Yeah, well that’s that narrow understanding of politics I think we’re just seeing so much now. Narrow sensibilities, like you said.

I mean, do they want me to cite the Grundrisse, or what?

Right, the people who are in charge of selecting art that’s going to be propped up and sold to the largest audience possible now, they need it to be so simplified, so clear. They have this dangerously limited understanding of what political art is or looks like or who produces it. And anything that falls outside of that is just a bunch of noise and not signal. I just think this is such a mistake.

And the distinction between signal and noise is a false one that I’ve been thinking about a lot. Generated machine learning, generated images that people call images—because of course, they’re generated from Gaussian noise. I’ve been thinking about how a signal is born from noise and vice versa and how the models are trained. And so signal and noise become a dialectic that are always bound up in the other—which probably they always were. So that has forced me to rethink how people think about the idea of noise. And what is and is not relevant. And at some point everything is relevant. The distinction between what is signal and what is noise as a choice, I think is political, is personal, is subjective, is libidinal. And to at least acknowledge that gives us the framework to ask more interesting questions. 


Rather than saying it’s time for us to stop having feelings in public and go back to being pseudo-objective, like the essayists of 1965. We’ve undergone a shift from, you know, atomic and Einsteinian relativity to quantum mechanics and other stranger theories of particles, so the literal theories of noise have changed. I’m thinking a lot right now about Aristotelian phusis [nature], and machine learning knowledge, and I’m trying to make the connection between physical movement and noise and things because the other model of things is Heidegerrian and he makes me mad.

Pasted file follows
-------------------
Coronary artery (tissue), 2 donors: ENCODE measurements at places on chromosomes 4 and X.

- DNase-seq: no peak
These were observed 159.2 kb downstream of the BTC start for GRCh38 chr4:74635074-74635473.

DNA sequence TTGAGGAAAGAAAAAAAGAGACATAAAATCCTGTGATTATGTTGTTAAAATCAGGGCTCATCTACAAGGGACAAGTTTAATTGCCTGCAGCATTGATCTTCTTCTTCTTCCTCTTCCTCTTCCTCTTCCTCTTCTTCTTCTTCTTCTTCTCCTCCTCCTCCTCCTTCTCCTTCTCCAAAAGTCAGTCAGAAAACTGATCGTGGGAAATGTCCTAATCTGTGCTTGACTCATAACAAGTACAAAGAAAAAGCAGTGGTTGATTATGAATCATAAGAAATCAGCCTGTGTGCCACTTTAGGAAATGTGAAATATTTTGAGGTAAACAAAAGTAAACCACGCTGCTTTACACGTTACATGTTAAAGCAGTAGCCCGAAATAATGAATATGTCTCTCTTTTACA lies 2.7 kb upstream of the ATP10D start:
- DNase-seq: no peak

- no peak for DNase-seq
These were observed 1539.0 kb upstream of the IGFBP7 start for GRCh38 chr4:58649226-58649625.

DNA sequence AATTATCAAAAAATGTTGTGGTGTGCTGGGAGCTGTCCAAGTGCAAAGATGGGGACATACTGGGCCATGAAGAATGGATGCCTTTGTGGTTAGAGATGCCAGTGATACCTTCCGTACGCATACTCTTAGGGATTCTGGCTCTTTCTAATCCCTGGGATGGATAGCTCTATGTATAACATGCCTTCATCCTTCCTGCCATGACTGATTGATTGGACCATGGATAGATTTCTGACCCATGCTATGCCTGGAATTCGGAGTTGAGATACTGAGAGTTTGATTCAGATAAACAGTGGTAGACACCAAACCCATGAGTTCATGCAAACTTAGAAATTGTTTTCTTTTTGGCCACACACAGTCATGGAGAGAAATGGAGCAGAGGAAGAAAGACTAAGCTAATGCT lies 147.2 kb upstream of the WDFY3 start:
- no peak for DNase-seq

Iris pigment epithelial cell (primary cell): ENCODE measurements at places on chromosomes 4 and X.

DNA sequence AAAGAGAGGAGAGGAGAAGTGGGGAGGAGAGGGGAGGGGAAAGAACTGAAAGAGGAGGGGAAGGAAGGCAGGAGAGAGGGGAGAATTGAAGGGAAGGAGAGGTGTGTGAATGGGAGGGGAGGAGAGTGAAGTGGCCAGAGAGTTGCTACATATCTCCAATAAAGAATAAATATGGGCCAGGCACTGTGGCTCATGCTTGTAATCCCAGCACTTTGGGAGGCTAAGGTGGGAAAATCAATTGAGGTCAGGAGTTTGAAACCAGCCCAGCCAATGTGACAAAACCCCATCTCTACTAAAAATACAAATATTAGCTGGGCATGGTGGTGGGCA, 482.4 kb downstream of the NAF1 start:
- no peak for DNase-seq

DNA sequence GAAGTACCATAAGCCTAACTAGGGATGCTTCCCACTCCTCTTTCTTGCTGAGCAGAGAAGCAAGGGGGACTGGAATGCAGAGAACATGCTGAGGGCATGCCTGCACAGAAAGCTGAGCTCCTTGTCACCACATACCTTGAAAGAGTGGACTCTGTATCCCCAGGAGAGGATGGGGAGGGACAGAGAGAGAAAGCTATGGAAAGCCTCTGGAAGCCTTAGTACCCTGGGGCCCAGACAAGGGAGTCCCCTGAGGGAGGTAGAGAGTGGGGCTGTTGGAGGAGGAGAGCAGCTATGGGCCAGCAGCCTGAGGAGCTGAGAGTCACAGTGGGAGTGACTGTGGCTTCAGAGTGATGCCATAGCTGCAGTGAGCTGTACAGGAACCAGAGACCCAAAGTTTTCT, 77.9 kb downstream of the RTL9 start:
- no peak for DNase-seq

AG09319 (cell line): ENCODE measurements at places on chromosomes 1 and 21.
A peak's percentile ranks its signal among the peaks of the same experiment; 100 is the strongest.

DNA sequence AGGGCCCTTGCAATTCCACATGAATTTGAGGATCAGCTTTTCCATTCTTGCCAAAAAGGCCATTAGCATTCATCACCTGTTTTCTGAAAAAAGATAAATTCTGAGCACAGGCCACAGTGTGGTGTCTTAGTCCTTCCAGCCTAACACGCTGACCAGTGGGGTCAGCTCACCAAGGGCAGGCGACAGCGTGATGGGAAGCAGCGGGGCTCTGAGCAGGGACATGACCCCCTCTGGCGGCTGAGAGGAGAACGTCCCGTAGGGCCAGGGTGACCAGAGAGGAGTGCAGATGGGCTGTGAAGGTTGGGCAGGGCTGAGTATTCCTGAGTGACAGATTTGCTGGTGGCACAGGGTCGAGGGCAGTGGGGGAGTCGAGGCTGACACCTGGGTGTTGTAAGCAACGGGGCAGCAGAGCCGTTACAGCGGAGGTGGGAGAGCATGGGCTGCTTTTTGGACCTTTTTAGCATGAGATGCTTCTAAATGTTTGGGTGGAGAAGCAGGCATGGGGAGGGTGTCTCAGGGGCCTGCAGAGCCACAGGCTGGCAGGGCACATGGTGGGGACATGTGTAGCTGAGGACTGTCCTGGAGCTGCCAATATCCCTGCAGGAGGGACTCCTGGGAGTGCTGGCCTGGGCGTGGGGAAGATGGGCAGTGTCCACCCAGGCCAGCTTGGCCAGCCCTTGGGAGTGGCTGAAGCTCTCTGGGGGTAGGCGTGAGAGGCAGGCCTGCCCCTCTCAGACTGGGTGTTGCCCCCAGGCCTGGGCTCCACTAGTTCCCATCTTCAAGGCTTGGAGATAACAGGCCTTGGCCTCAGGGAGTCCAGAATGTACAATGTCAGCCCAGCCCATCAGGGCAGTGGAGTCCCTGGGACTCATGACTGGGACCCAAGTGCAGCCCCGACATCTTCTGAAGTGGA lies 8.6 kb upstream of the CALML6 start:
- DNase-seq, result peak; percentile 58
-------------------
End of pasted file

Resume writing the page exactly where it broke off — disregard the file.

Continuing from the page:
Yeah, Heideggerian thing-ness is a little lacking in my opinion.

Yeah, right. Like Hannah Arendt, I’m sorry, but you fucked him. And it was so bad. I can’t not think that every time I see your face. I mean, I should talk, but I haven’t fucked Heidegger. I mean, I’ve made some bad choices in life, but I really don’t think I’ve done anything personally as bad as fucking Heidegger.

I’ve known some women who kind of imagine that they’re sex warriors and like, through fucking they could exchange energy in a way and take some of the—

The evil! Oh yeah, the ones sleeping with Houellebecq.

As though you could take some of the evil and exchange it for some of your goodness, your purity.

I don’t think that works. You just end up giving them an orgasm and walking away. If the Lysistrata teaches us anything, it’s that [power] is not in giving it, but withholding it.

Not unrelated to your signal-noise concern.

I hate so much that the conservatives and the fascists have stolen the idea of the classical and tradition from us, to whom it is equally a birthright. We the Parasites was all about that. I’ve always been an Iliad person over an Odyssey person. Lately I’ve been thinking about the three arrows of the Antifa symbol, which are for the monarchy, for fascism and, of course, for fascism within the left, like Stalinist communism, etc. I’ve also been thinking about Odysseus, in Book 22 of the Odyssey, knocking the arrows and shooting them through the holes of the aligned ax heads, when he returns disguised as a beggar to see the suitors in his house drinking his wine and fucking his slave girls. He also kills the slave girls, and I would like to take note of that. And I mean, I think this is part of the Homeric message that Odysseus is an asshole. Like, I don’t think the poem is lauding this.